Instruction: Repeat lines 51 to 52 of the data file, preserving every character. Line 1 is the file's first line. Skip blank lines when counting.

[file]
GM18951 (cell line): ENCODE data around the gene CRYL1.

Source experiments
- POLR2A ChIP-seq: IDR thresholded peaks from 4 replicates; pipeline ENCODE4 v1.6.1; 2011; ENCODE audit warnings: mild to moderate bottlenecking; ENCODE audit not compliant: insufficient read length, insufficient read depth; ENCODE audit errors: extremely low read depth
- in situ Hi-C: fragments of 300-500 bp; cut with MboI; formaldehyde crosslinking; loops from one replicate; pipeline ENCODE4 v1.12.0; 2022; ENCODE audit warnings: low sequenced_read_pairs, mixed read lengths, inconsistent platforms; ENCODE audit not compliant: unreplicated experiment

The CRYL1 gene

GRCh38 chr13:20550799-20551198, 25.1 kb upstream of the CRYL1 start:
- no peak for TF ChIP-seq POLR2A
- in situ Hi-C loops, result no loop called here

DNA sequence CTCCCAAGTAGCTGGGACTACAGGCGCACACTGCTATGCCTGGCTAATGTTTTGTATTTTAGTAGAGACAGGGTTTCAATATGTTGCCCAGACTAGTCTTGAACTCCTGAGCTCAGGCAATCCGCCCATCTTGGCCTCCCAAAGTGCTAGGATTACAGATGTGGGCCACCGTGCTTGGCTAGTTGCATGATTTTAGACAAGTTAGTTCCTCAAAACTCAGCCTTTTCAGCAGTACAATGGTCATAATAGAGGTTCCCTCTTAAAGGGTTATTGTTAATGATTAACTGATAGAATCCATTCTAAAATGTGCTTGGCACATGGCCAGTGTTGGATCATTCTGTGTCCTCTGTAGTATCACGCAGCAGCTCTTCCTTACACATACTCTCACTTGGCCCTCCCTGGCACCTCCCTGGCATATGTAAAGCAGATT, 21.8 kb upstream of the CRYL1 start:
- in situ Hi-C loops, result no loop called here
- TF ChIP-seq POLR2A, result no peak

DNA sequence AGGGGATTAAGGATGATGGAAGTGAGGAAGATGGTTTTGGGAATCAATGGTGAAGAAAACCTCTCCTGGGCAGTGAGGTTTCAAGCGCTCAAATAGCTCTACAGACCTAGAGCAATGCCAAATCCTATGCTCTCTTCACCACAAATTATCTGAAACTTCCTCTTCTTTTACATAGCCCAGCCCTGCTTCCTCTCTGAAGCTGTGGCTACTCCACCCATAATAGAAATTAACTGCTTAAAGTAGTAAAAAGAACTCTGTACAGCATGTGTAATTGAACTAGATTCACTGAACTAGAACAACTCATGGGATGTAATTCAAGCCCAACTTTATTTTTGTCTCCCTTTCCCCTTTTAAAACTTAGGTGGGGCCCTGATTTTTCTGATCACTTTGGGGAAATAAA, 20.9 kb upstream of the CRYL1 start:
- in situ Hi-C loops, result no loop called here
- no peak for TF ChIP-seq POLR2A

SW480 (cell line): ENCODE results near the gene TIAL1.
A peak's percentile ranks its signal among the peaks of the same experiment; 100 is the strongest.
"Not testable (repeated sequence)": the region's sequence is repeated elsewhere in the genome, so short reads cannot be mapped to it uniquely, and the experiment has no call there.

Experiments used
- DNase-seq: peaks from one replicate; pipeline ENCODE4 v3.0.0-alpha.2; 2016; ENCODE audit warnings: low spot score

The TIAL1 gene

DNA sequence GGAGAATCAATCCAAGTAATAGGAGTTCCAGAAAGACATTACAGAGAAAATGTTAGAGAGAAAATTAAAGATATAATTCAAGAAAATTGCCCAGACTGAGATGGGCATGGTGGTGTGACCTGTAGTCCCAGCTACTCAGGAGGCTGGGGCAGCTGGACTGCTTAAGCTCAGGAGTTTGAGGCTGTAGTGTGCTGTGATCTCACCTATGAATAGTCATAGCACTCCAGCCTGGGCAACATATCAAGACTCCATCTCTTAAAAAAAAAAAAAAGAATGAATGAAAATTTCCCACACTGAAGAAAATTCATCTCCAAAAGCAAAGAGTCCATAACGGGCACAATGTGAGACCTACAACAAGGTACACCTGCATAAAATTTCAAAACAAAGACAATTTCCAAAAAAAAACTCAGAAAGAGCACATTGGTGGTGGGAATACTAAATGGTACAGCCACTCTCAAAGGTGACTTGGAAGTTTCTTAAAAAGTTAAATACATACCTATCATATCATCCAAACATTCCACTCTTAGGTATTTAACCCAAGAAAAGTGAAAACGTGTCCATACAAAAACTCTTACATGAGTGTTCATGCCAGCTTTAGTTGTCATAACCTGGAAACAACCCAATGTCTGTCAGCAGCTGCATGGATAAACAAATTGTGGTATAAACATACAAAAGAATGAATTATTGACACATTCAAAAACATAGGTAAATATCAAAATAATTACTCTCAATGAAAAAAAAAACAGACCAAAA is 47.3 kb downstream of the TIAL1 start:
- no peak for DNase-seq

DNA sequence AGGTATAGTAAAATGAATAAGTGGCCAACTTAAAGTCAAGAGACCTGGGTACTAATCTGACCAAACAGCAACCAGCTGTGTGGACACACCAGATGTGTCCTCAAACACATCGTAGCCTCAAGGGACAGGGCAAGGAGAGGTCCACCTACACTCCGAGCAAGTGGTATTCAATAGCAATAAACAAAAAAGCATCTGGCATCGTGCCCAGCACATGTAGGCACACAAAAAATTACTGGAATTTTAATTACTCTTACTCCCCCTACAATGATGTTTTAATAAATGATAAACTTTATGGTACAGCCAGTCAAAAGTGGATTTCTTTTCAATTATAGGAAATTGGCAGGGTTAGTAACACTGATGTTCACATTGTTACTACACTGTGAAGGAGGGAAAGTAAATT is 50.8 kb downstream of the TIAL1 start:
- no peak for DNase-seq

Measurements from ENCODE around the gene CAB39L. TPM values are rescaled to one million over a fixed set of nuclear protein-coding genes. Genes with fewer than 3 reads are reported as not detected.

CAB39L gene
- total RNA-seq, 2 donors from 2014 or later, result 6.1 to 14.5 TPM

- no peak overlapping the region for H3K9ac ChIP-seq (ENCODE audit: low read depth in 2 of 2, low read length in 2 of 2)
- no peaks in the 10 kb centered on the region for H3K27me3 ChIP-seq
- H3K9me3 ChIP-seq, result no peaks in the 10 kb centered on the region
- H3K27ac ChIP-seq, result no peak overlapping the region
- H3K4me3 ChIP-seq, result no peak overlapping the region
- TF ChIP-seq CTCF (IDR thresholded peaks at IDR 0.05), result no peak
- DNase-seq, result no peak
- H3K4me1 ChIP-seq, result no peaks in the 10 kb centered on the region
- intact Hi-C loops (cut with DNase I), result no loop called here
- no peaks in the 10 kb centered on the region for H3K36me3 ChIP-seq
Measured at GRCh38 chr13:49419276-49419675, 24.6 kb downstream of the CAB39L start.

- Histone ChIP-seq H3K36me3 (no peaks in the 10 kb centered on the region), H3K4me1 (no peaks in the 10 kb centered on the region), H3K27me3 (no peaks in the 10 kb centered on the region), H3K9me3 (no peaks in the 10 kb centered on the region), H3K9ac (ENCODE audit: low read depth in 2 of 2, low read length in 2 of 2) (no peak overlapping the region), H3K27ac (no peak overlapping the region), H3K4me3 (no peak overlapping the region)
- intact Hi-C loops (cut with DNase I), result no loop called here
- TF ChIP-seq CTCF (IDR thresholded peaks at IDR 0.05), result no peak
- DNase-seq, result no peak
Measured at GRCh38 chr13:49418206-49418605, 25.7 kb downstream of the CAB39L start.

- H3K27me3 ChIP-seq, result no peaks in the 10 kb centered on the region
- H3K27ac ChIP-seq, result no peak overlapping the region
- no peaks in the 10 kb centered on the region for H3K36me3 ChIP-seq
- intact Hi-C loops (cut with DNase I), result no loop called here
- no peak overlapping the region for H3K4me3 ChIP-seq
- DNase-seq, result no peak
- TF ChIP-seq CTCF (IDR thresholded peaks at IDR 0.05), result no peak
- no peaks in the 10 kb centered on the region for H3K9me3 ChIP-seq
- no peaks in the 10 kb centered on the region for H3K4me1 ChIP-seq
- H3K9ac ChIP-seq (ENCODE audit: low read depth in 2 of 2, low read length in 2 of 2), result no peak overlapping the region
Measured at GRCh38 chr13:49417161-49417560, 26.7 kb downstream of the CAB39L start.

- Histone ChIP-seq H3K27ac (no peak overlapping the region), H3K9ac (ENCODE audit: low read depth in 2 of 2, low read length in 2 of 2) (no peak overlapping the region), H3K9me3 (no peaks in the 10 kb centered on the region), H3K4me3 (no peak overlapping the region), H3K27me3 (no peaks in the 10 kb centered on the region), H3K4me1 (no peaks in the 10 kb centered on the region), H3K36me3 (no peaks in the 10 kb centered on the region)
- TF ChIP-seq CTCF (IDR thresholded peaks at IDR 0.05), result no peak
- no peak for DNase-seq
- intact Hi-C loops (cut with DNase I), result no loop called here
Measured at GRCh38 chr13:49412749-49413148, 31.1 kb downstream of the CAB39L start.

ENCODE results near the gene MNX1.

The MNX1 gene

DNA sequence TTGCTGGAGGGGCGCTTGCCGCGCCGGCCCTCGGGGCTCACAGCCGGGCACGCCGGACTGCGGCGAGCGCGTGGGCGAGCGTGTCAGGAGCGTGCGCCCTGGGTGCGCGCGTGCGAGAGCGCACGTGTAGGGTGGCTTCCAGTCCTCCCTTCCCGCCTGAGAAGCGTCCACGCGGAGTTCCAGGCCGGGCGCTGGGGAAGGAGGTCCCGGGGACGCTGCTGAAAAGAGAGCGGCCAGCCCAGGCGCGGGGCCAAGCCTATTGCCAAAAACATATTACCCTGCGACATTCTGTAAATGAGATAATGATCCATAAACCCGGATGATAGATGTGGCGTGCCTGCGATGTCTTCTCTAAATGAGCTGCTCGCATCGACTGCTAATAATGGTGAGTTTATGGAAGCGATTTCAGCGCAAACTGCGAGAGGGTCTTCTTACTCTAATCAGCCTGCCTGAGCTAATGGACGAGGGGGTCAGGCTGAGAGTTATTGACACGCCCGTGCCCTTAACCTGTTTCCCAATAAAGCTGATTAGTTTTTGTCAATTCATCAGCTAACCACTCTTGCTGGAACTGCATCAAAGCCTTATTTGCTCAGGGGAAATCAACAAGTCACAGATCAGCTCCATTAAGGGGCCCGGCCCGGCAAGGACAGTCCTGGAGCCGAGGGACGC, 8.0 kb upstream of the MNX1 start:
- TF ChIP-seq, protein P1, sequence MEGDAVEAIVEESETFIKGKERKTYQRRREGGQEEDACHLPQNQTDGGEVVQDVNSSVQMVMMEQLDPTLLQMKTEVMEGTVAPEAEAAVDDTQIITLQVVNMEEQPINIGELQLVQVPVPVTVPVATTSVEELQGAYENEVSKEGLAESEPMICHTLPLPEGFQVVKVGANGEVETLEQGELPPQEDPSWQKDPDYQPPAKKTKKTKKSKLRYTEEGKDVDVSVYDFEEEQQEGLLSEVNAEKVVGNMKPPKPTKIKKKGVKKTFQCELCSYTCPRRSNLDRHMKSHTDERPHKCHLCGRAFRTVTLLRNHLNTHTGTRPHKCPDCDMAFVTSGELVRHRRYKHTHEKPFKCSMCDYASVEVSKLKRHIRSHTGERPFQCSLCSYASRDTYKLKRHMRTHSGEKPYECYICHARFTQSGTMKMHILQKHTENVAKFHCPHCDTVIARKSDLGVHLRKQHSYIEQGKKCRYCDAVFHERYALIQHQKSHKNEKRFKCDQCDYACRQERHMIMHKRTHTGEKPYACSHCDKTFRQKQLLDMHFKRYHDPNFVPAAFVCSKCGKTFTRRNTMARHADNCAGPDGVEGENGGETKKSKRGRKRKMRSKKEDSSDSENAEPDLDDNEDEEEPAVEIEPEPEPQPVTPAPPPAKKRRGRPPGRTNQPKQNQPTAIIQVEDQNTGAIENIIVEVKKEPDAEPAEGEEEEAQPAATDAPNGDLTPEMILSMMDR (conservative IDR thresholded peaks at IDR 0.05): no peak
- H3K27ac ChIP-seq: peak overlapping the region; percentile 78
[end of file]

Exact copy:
- no peaks in the 10 kb centered on the region for H3K9me3 ChIP-seq
- no peaks in the 10 kb centered on the region for H3K4me1 ChIP-seq